Monstrous Regiment

Monstrous Regiment by Terry Pratchett Read Free Book Online

Book: Monstrous Regiment by Terry Pratchett Read Free Book Online
Authors: Terry Pratchett
later that day, taking with them, to give to his parents, the pot-metal medal that had been in the man’s coat pocket and the official commendation from the Duchy that went with it. Polly had taken a look at it. It was printed, including the Duchess’s signature, and the man’s name had been filled in, rather cramped, because it was longer than average. The last few letters were rammed up tight together.
    It’s little details like that which get remembered, as undirected white-hot rage fills the mind. Apart from the letter and the medal, all the man left behind was a tin mug and, on the floor, a stain which wouldn’t scrub out.
     
    Corporal Strappi listened impatiently to a slightly adjusted version. Polly could see his mind working. The mug had belonged to a soldier; now it belonged to another soldier.Those were the facts of the matter, and there wasn’t much he could do about it. He resorted, instead, to the safer ground of general abuse.
    “So you think you’re smart, Parts?” he said.
    “No, Corporal.”
    “Oh? So you’re stupid, are you?”
    “Well, I did enlist, Corporal,” said Polly meekly. Somewhere behind Strappi, someone sniggered.
    “I’ve got my eye on you, Parts,” growled Strappi, temporarily defeated. “Just you put a foot wrong, that’s all.”
    He strode off.
    “Um…” said a voice beside Polly. She turned to see another youth, wearing secondhand clothes and an air of nervousness that didn’t quite conceal some bubbling anger. He was big and red-haired, but his hair was cut so close that it was just head fuzz.
    “You’re Tonker, right?” she said.
    “Yeah, and, er…could I have a borrow of your shaving gear, right?”
    Polly looked at a chin as free of hair as a billiard ball. The boy blushed.
    “Got to start sometime, right?” he said defiantly.
    “The razor’ll need sharpening,” said Polly.
    “That’s all right, I know how to do that,” said Tonker.
    Polly wordlessly handed over the mug and razor, and took the opportunity to duck into the privy while everyone else was occupied. It was the work of a moment to put the socks in place. Anchoring them was a problem, which she solved by unwinding part of one sock and tucking it up under her belt.
    They felt odd, and strangely heavy for a little package of wool.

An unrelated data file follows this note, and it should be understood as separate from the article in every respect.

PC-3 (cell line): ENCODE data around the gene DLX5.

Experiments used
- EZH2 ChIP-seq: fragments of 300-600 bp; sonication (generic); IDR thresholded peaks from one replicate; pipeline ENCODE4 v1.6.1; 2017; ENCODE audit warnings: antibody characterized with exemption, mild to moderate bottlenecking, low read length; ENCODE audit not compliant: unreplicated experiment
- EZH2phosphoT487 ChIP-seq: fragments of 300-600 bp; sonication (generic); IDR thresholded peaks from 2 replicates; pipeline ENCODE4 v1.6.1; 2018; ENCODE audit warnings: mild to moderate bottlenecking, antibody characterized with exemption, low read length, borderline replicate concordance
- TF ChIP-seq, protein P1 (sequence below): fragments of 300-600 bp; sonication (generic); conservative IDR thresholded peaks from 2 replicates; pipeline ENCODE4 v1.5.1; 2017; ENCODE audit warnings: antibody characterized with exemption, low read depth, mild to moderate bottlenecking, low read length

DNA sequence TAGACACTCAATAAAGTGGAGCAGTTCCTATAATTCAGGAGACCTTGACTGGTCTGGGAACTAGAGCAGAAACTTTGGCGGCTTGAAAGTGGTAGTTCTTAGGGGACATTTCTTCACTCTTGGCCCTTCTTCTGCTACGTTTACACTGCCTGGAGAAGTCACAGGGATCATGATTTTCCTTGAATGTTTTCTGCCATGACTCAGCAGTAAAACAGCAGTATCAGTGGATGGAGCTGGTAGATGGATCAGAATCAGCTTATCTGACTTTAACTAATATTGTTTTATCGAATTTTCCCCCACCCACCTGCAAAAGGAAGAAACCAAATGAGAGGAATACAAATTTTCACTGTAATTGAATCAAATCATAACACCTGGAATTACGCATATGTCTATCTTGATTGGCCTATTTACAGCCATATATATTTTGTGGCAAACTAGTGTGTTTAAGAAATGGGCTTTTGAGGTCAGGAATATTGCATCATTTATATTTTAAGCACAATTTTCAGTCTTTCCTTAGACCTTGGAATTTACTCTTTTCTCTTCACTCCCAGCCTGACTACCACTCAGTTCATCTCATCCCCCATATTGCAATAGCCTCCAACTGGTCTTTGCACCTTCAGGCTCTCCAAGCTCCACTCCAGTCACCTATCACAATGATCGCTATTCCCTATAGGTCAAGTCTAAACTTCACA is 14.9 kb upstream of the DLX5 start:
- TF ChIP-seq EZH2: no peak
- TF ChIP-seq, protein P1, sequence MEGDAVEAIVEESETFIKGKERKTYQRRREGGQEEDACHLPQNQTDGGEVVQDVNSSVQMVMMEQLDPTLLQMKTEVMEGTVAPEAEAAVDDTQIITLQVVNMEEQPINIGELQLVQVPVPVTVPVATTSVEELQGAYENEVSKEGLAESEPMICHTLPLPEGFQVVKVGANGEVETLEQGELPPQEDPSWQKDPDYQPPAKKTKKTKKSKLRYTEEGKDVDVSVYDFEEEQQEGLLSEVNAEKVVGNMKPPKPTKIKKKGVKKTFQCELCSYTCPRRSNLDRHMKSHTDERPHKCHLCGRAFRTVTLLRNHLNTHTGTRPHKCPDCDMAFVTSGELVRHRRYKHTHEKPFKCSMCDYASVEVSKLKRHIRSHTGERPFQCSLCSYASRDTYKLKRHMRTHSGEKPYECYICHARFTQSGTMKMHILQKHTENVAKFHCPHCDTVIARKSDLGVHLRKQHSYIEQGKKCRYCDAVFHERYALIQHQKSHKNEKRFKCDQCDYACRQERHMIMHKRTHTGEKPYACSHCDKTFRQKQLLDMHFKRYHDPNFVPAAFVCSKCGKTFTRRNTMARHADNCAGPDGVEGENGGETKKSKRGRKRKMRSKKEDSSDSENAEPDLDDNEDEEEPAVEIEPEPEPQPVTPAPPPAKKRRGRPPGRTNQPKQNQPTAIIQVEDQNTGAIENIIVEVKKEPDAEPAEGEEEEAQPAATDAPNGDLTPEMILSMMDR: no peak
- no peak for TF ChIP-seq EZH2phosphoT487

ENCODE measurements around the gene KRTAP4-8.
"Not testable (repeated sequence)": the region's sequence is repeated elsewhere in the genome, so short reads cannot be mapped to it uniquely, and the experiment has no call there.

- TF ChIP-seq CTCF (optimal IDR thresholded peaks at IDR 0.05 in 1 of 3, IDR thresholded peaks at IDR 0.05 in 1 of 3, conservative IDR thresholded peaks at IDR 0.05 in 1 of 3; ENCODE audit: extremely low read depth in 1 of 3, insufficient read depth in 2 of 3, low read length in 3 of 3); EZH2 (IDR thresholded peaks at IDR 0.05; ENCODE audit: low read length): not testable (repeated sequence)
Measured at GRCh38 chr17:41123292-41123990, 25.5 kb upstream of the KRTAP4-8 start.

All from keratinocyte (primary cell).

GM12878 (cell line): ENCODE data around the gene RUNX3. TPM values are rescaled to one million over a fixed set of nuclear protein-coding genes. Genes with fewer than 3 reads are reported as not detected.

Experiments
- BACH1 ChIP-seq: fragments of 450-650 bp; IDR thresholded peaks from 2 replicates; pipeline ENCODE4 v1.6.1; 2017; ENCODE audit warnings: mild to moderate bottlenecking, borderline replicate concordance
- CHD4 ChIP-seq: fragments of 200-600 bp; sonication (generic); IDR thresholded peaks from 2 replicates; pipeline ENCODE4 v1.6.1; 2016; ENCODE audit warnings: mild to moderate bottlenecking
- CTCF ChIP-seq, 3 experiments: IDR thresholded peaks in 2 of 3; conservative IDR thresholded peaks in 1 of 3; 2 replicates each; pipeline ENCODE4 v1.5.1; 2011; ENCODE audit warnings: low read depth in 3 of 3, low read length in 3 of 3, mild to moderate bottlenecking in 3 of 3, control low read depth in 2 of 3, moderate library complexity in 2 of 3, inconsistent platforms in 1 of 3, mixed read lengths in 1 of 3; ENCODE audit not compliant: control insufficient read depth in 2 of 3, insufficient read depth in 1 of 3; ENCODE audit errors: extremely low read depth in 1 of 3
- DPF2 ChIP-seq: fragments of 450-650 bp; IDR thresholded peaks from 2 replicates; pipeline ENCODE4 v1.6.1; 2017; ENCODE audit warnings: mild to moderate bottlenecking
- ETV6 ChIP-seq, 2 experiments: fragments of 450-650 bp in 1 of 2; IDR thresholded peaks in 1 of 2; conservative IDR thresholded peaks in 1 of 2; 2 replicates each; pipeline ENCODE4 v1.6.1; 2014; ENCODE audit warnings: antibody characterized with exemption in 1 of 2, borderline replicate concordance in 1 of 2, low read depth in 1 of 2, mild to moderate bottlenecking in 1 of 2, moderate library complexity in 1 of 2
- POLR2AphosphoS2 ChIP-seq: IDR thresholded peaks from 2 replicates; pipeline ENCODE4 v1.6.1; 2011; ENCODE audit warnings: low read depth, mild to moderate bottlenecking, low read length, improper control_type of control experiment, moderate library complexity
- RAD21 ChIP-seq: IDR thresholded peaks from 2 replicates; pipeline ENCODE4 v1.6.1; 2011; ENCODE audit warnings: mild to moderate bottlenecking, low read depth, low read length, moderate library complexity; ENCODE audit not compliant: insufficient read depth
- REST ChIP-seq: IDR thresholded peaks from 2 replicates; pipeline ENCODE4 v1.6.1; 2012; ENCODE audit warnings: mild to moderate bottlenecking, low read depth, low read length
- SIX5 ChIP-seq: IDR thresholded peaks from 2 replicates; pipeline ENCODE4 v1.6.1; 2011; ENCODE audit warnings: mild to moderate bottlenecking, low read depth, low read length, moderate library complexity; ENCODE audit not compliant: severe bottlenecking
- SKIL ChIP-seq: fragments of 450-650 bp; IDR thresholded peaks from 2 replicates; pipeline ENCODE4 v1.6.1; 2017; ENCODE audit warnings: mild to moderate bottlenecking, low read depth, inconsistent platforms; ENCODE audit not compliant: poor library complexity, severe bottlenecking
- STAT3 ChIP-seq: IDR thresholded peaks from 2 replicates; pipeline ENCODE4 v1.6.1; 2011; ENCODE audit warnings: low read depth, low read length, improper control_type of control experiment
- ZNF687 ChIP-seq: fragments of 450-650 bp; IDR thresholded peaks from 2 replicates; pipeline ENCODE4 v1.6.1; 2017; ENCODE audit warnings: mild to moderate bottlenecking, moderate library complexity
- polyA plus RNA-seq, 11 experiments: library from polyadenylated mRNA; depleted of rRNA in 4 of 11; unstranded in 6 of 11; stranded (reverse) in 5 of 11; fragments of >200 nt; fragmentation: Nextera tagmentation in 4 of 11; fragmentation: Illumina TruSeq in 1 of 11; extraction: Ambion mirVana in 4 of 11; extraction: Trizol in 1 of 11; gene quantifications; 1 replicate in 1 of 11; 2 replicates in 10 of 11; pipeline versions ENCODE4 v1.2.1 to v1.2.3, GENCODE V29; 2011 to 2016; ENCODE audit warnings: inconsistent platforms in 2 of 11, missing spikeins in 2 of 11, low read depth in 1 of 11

Walking a little awkwardly, Polly went in to see what horrors breakfast would bring.
    It brought stale horse-bread and sausage and very weak beer. She grabbed a sausage and a slab of bread and sat down.
    You had to concentrate to eat horse-bread. There was a lot more about these days, a bread made from flour ground up with dried peas and beans and dried vegetable scrapings. It used to be made just for horses, to put them in fine condition. Now you hardly ever saw anything else on the table, and there tended to be less and less of it, too.
    You needed time and good teeth to work your way through a slice of horse-bread, just like you needed a complete lack of imagination to eat a modern sausage.
    Polly sat and concentrated on chewing.
    The only other area of calm was around Private Maladict, who was drinking coffee like a young man relaxing in a sidewalk café, with an air of someone who has life thoroughly worked out. He nodded at Polly.
    Was that him in the privy? she wondered. I got back in just as Strappi started yelling and everyone started running around and rushing in and out. It could have been anyone. Do vampires use the privy? Well, do they? Has anyone ever dared ask?
    “Sleep well?” he asked.
    “Yeah. Did you?” said Polly.
    “I couldn’t stand that shed, but Mr. Eyebrow kindly allowed me to use his cellar,” said Maladict. “Old habits die hard, you know? At least,” he added, “old acceptable habits. I’ve never felt happy not hanging down.”
    “And you got coffee? ”
    “I carry my own supply,” said Maladict, indicating an exquisite little silver-and-gilt coffee-making engine on the table by his cup, “and Mr. Eyebrow kindly boiled some

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